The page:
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Remembered Today:

Info on the Bombing of Bapaume City Hall


bob lembke

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My father was a German Pionier in WW I, and gave me a great deal of oral history, and some documents, etc. I have posted a number of incidents, stories, etc. on the Forum. At first I was sceptical of some of the stories, but as I research things the stories have proven to be extremely accurate, to my surprise.

One thing I was told was that he was a member of the party that buried the very large bomb in the basement of the Bapaume City Hall in 1917, with interesting details. A few days ago a friend of mine, a US Army Engineer officer and a published historian, sent me some material, and it included a diagram of a German fuze for time bombs exactly like the fuzes that my father described. (Two, installed in parallel so that if one failed the other would bypass it.) I am now writing a book about my father and his father in the Great War, and this material has triggered (pardon the pun) my interest in this incident.

Does anyone, especially our many Australian Pals, have information on this, or can they aim me at relevant material or sources? I gather that the Australian forces in the area were wary of the structure (Pop said that he helped put in many booby-traps in the area evacuated), and instead of putting in a HQ, which had been in the building before, they put the Red Cross and/or other relief agencies into the building, not significant military resources.

Does anyone have photos of the building, before and/or after, or leads to same? I saw one photo of the wrecked building many years ago in a book in a rail station bookstore, but never saw it again.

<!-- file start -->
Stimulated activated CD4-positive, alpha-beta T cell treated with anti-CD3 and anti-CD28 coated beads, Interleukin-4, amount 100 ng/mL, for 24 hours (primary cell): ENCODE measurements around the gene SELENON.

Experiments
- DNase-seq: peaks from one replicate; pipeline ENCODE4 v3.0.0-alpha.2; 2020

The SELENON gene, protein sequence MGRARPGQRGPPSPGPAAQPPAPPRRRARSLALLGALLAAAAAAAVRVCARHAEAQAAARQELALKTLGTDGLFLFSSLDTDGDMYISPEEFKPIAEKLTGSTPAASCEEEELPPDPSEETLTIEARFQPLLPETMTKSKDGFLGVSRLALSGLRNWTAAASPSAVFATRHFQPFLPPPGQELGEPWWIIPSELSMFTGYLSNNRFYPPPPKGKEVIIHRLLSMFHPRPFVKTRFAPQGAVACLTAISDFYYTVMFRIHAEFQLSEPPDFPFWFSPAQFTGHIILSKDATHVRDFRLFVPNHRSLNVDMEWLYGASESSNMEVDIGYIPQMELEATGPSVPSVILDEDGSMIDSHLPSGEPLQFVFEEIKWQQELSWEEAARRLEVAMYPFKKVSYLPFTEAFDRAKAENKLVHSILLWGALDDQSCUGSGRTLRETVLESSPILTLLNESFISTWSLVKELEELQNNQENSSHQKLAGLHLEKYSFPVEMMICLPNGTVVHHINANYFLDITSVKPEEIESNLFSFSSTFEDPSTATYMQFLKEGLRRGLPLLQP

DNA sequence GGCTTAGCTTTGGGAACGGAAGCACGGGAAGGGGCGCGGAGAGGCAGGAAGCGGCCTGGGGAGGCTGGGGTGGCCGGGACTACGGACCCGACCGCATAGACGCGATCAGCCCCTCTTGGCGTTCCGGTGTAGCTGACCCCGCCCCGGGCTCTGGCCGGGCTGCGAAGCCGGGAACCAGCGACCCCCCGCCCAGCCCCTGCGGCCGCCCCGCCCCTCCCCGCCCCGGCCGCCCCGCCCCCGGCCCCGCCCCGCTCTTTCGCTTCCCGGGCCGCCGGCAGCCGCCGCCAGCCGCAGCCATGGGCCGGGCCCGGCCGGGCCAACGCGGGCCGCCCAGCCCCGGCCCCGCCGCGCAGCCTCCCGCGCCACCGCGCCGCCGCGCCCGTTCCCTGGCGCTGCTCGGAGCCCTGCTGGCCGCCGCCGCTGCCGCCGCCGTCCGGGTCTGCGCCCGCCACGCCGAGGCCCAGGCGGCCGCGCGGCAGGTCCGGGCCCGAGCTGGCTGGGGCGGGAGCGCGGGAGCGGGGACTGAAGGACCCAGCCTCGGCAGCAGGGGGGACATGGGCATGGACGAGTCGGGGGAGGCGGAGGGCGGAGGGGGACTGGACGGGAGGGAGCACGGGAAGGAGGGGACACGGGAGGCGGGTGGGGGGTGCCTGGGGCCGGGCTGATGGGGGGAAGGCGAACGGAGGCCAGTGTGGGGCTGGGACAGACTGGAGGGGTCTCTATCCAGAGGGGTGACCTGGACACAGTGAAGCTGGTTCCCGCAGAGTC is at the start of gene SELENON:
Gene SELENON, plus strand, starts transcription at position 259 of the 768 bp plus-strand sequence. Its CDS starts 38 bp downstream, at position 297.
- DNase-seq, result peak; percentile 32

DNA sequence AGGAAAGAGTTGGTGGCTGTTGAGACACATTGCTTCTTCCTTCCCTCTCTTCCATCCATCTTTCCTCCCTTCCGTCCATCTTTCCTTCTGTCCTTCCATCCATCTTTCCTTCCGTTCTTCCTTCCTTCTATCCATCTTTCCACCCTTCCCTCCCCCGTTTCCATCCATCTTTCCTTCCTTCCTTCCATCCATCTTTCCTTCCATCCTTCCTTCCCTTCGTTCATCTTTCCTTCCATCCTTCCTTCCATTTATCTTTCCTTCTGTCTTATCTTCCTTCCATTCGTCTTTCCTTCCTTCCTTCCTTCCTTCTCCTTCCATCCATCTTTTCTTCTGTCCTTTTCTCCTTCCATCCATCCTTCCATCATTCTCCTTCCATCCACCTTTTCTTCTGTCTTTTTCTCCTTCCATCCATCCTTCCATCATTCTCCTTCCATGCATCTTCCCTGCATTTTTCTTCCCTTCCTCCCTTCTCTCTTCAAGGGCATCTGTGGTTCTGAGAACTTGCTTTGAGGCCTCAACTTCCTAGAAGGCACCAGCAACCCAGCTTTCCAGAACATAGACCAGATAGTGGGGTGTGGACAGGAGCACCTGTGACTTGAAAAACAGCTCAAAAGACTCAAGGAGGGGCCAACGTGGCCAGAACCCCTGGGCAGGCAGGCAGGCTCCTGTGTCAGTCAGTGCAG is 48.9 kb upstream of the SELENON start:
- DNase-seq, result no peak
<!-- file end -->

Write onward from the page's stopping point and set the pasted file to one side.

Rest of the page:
If there is interest I can recount more of my father's recollections.

Bob Lembke

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Hi Bo,

here You have a pic of an Australian soldier carving his name on a statue in front of the city hall of Bapaume, in which the bomb has not exploded yet.

Cnock

post-7723-1222624129.jpg

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Hi Bob,

there is a short article and a few 'after' pics here

If there is interest I can recount more of my father's recollections

yes please Bob, I would very much like to hear more

Jon

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Bob,

here's a little more taken from the 'digger history' site

On the night of 1917-03-25 Tpr Finster, along with about thirty other men, made their billets in the Bapaume town hall when a mine, left by the retreating Germans eight days before, detonated shattering the whole building and killing two French deputies and a number of men employed at an Australian Comforts Fund coffee stall.